February 3, 2010

Dental Injuries 101

Management of Dental Injuries

Dental injuries can occur at any time. Eating, exercising, playing, or taking part in other daily actions can fracture, chip, loosen, or even knock out (avulse) permanent teeth.

If you get one of these types of dental injuries, see a dentist as soon as you can. Treatment will vary and depends on the type and severity of the damage.

Loose Tooth

If one of your teeth is pushed out of place, apply light pressure to the tooth to coax it back to its correct place. You may also bite down with care to help stop the loose tooth from moving even more.

Then, try to see your dentist right away. If the dentist can’t see you soon, visit an emergency room.

Avulsed Tooth

If a tooth is knocked out of place (avulsed), be sure to touch just the crown, not the root. This will help to avoid damage to the cells that are needed for bone reattachment. Remove any dirt that gets on the tooth with a careful rinse. Do not scrub the tooth, since that might remove gum tissue.

When a tooth has been avulsed, it is important not to allow it to dry out. Gently try to place the tooth back into its socket. If you can’t do that, hold the tooth between the cheek and gum so it will stay moist.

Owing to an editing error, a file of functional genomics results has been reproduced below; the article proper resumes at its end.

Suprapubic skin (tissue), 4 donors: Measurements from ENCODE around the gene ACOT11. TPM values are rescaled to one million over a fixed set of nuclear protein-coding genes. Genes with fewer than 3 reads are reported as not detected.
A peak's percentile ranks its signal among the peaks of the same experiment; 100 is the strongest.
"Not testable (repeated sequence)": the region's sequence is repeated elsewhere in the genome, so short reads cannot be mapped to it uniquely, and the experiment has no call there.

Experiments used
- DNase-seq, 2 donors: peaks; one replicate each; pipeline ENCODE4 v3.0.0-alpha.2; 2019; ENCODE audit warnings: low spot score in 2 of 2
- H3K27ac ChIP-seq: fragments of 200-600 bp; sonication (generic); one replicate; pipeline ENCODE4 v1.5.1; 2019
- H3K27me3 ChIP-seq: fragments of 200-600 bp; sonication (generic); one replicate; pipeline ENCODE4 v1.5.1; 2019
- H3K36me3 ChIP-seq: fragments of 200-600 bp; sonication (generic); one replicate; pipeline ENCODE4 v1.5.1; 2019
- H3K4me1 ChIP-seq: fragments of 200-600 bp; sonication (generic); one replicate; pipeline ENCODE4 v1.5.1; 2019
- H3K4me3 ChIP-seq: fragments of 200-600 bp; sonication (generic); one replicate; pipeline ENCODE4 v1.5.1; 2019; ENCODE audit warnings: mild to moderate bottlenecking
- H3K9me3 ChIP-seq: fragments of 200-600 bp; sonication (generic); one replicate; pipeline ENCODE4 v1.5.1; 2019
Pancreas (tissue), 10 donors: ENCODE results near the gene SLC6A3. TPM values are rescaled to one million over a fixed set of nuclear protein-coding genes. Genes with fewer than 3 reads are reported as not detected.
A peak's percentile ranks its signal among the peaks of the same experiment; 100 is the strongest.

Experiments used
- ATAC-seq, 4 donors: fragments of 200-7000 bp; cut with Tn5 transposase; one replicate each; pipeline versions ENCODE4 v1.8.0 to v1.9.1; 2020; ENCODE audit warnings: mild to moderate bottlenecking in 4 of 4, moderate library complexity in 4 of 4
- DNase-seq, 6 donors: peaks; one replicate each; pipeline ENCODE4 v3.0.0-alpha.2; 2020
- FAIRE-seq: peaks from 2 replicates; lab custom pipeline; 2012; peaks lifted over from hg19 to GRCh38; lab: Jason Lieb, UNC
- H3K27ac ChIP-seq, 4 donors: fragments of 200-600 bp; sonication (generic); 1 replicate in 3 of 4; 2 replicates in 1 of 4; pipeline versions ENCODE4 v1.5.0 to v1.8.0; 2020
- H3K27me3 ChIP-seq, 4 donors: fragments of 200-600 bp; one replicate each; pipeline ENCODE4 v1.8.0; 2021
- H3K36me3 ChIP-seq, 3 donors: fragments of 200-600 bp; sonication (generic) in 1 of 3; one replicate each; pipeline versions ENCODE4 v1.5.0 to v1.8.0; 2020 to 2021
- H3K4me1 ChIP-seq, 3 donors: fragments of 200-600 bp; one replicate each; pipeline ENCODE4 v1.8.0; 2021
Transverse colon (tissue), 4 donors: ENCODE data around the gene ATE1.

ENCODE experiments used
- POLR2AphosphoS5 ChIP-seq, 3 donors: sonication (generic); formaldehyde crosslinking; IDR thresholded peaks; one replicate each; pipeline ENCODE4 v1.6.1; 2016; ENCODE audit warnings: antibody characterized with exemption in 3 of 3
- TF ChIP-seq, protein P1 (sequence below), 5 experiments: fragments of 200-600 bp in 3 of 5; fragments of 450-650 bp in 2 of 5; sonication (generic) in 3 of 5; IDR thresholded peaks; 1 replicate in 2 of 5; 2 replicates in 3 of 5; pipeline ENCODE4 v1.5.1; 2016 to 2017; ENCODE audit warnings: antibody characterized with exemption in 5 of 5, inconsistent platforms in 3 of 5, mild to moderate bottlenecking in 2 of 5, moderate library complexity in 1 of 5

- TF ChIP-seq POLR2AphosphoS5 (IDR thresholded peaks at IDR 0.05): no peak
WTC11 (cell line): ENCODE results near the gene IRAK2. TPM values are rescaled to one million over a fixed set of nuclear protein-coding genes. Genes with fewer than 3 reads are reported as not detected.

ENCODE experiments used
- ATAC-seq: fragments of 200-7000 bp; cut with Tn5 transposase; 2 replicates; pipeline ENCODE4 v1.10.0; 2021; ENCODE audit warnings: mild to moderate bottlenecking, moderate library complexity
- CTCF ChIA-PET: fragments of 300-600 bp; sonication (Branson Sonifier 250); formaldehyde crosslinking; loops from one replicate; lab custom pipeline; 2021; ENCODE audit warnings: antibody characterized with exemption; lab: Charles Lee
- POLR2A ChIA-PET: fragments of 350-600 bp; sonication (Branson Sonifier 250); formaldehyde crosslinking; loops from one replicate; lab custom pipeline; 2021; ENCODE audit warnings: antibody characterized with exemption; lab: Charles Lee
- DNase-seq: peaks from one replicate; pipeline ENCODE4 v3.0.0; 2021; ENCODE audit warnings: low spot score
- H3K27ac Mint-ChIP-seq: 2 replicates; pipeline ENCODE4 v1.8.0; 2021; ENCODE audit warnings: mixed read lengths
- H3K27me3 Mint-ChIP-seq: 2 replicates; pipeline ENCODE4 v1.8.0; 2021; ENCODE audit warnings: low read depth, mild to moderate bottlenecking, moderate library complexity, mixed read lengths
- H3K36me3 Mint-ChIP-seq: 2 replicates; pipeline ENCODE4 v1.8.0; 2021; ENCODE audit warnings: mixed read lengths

You can also put the tooth in some milk, saliva, or saline solution (the kind used for contact lenses). If there is time, wrap the tooth in clean gauze or a bit of cloth first. Be sure to use a lid.

For the best chance to repair this type of damage, visit the dentist within an hour.

Chipped or Fractured Tooth

If your tooth is chipped or fractured, save the chip (if possible) and get to a dentist right away. Wrap the chip in clean, wet gauze or place it in a small plastic bag with a few drops of water so that it does not dry out.

As with an avulsed tooth, time is of the essence when you chip a tooth. The more time that passes, the more damage can occur.  Avoid permanent nerve damage, which can be hard to repair and costly.

If the break does not cross a nerve, a dentist can re-attach it. To do this, she’ll first etch the enamel on the tooth and on the chip. Then she’ll use a light-cured adhesive to secure the chip to the tooth. Dentists can also replace the chipped part with a technique called bonding.

Cracked Tooth

If biting causes pain, the cause may be a cracked tooth. Chewing on hard objects, a blow to the face, tooth grinding or clenching, exposure of tooth enamel to temperature extremes, or brittleness due to root canal therapy can all lead to a cracked tooth.

Your dentist may opt for bonding or a root canal based on the crack’s location and size. If your tooth is badly cracked, your dentist may need to extract it.